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Diabetes Care. 2004 Nov;27(11):2642-7.

Home monitoring of foot skin temperatures to prevent ulceration.

Author information

1
College of Medicine, Texas A&M Health Science Center, Scott and White Hospital, Temple, Texas, USA. llavery@swmail.sw.org <llavery@swmail.sw.org>

Abstract

OBJECTIVE:

To evaluate the effectiveness of at-home infrared temperature monitoring as a preventative tool in individuals at high risk for diabetes-related lower-extremity ulceration and amputation.

RESEARCH DESIGN AND METHODS:

Eighty-five patients who fit diabetic foot risk category 2 or 3 (neuropathy and foot deformity or previous history of ulceration or partial foot amputation) were randomized into a standard therapy group (n = 41) or an enhanced therapy group (n = 44). Standard therapy consisted of therapeutic footwear, diabetic foot education, and regular foot evaluation by a podiatrist. Enhanced therapy included the addition of a handheld infrared skin thermometer to measure temperatures on the sole of the foot in the morning and evening. Elevated temperatures (>4 degrees F compared with the opposite foot) were considered to be "at risk" of ulceration due to inflammation at the site of measurement. When foot temperatures were elevated, subjects were instructed to reduce their activity and contact the study nurse. Study subjects were followed for 6 months.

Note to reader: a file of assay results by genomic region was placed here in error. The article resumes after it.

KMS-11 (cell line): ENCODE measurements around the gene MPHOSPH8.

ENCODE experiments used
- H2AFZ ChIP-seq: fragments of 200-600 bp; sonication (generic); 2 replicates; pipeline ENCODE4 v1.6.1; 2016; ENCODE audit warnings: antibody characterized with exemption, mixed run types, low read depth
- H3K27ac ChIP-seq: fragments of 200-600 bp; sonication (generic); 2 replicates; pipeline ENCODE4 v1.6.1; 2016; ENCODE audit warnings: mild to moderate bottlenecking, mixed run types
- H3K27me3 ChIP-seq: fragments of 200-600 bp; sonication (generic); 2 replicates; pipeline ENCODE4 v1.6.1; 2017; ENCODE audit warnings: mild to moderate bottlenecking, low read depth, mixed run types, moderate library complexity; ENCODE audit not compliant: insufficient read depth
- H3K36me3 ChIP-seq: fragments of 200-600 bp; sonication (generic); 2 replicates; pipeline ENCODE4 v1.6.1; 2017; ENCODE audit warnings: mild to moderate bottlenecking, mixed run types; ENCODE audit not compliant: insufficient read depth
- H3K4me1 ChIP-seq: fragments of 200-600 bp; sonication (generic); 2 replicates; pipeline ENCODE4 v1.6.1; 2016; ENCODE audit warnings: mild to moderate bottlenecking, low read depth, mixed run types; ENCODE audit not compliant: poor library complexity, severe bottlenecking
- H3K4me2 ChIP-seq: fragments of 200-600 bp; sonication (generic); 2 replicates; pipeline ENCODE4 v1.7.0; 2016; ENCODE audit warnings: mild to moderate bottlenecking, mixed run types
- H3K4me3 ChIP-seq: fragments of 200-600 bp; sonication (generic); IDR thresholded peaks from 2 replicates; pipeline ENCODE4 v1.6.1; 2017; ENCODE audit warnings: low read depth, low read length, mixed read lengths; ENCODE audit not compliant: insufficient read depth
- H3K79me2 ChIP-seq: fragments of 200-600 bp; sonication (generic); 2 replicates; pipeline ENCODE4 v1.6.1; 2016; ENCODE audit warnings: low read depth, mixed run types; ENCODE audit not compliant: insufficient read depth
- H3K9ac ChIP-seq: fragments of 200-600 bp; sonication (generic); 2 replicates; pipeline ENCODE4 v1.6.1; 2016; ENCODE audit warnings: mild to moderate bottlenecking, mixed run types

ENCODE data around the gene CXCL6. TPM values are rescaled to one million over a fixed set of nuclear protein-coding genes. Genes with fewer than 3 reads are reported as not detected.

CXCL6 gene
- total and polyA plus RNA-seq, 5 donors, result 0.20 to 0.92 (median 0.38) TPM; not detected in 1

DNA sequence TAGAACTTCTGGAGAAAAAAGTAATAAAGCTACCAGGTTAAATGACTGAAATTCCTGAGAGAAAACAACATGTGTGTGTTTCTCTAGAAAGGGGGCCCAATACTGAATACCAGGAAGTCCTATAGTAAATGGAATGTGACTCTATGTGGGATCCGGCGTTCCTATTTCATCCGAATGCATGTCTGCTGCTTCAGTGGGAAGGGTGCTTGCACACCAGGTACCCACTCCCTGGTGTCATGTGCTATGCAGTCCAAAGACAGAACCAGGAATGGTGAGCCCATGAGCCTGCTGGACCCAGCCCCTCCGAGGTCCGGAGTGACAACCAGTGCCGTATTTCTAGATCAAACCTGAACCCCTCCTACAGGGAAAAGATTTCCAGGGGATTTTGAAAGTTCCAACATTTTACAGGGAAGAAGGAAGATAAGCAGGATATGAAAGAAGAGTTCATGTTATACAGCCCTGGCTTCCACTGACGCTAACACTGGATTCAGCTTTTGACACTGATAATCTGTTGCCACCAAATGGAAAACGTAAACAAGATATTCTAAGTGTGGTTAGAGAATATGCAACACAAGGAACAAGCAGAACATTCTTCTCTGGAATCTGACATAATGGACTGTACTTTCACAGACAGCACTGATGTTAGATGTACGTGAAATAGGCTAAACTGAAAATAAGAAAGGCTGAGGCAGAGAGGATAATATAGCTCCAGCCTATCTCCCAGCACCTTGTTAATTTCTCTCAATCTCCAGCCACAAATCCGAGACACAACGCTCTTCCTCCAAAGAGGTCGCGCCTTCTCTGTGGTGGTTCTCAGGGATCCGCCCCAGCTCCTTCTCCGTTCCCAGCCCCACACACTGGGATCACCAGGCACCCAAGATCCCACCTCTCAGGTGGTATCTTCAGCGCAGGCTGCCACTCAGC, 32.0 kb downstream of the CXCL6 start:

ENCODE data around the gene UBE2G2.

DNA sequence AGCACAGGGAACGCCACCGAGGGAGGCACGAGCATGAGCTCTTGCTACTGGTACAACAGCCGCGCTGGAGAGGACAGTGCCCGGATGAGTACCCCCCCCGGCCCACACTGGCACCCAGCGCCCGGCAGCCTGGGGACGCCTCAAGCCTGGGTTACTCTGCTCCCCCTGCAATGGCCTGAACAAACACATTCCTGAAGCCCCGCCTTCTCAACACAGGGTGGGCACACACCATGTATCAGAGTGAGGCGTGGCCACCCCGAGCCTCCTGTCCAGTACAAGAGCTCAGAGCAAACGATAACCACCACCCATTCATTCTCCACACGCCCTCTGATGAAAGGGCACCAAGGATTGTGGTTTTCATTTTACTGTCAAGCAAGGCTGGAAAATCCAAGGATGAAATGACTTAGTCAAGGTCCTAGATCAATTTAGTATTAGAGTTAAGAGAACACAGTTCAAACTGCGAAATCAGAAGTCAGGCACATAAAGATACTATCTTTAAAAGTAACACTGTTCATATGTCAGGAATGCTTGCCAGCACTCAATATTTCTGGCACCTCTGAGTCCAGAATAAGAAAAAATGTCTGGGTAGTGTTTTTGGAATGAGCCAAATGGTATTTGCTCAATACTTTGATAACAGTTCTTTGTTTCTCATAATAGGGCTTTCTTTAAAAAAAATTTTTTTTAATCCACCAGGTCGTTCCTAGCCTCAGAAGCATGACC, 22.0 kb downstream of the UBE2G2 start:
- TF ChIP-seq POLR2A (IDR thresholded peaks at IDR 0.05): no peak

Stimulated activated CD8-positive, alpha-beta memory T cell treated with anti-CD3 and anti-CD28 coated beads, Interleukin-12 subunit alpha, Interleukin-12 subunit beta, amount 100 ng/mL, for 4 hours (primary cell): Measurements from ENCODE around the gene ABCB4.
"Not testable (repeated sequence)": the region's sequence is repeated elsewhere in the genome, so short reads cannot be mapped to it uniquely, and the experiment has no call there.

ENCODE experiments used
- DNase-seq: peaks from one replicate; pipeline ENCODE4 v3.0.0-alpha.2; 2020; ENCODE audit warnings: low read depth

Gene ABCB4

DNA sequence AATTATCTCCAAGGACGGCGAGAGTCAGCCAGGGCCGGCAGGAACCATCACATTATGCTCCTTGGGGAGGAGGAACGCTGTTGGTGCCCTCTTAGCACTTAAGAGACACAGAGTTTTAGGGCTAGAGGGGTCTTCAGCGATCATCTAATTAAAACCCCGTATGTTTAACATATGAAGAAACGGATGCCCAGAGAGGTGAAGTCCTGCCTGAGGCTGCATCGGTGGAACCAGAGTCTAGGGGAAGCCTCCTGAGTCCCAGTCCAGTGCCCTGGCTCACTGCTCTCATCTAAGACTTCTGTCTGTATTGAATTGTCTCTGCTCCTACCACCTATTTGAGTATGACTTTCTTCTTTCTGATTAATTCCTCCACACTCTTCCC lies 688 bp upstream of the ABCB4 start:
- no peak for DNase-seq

RESULTS:

The enhanced therapy group had significantly fewer diabetic foot complications (enhanced therapy group 2% vs. standard therapy group 20%, P = 0.01, odds ratio 10.3, 95% CI 1.2-85.3). There were seven ulcers and two Charcot fractures among standard therapy patients and one ulcer in the enhanced therapy group.

CONCLUSIONS:

These results suggest that at-home patient self-monitoring with daily foot temperatures may be an effective adjunctive tool to prevent foot complications in individuals at high risk for lower-extremity ulceration and amputation.

PMID:
15504999
DOI:
10.2337/diacare.27.11.2642
[Indexed for MEDLINE]

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